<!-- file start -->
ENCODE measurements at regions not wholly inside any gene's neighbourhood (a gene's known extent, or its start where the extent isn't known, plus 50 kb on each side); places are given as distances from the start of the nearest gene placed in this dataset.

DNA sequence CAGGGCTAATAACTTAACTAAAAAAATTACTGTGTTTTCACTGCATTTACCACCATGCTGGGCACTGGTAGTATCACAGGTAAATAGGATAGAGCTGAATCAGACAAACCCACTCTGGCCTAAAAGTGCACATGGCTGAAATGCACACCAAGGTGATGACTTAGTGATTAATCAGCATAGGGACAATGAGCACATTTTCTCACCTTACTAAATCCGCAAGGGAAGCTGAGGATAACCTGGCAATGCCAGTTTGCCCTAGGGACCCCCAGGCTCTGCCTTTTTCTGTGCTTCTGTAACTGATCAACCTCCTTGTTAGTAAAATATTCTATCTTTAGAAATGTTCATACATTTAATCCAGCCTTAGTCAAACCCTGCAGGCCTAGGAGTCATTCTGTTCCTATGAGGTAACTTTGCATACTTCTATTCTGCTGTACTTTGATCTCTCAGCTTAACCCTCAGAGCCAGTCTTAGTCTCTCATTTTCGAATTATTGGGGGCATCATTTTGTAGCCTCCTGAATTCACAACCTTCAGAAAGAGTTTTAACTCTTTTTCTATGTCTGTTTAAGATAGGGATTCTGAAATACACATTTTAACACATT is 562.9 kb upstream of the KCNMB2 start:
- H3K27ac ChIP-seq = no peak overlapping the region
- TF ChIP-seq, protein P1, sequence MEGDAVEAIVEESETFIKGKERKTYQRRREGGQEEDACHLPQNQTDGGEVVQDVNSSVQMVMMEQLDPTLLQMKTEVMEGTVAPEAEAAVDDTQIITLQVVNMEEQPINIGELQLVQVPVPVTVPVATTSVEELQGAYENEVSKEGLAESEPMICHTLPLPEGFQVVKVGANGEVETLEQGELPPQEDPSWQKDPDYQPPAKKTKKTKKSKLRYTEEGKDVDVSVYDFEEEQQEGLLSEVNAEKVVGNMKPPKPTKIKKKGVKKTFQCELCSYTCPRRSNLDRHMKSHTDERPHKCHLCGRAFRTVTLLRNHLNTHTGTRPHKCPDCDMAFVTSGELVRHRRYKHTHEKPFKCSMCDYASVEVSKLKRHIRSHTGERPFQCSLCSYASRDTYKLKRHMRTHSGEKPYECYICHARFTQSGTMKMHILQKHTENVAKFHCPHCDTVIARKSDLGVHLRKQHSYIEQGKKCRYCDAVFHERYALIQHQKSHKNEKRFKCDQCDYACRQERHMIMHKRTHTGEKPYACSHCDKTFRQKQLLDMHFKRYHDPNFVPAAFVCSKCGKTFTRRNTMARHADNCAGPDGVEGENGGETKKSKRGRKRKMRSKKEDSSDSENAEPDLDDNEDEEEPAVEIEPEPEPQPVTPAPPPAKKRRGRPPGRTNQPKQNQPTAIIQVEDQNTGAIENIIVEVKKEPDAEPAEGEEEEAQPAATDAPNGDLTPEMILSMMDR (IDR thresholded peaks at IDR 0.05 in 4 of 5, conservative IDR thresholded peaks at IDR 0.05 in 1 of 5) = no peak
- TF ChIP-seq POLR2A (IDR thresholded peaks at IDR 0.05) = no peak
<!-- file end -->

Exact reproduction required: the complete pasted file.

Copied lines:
ENCODE measurements at regions not wholly inside any gene's neighbourhood (a gene's known extent, or its start where the extent isn't known, plus 50 kb on each side); places are given as distances from the start of the nearest gene placed in this dataset.

DNA sequence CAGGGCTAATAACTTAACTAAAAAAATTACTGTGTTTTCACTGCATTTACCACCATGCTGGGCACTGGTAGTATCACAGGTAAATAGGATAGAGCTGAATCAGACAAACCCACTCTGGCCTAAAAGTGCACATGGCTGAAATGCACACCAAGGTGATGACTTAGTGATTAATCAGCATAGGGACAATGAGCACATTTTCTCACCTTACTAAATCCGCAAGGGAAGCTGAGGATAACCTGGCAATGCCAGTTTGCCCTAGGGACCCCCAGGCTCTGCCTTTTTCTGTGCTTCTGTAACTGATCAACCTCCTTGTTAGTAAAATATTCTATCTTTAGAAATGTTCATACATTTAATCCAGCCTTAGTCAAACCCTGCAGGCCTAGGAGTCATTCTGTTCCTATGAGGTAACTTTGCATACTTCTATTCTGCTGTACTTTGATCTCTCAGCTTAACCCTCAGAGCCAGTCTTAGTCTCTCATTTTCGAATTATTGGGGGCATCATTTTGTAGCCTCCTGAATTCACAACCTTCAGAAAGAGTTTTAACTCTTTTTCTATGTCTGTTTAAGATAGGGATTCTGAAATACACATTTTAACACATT is 562.9 kb upstream of the KCNMB2 start:
- H3K27ac ChIP-seq = no peak overlapping the region
- TF ChIP-seq, protein P1, sequence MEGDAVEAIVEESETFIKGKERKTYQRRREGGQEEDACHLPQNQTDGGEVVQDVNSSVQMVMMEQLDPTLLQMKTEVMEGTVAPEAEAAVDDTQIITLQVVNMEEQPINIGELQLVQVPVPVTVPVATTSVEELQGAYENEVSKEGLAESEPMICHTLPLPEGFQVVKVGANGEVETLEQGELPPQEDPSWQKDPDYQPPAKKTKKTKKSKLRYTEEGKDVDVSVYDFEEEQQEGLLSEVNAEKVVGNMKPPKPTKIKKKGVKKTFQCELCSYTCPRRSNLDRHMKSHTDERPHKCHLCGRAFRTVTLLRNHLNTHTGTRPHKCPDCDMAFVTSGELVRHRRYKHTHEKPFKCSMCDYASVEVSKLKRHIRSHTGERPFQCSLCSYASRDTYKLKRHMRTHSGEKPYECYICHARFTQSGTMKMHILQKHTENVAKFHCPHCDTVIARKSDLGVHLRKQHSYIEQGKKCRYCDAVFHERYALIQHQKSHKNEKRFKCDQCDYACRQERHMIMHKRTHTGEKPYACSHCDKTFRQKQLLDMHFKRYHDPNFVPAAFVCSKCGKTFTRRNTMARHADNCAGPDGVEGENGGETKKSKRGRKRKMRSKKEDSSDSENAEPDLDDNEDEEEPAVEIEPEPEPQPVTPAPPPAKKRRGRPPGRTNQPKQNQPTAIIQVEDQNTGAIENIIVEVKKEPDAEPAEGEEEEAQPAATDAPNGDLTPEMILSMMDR (IDR thresholded peaks at IDR 0.05 in 4 of 5, conservative IDR thresholded peaks at IDR 0.05 in 1 of 5) = no peak
- TF ChIP-seq POLR2A (IDR thresholded peaks at IDR 0.05) = no peak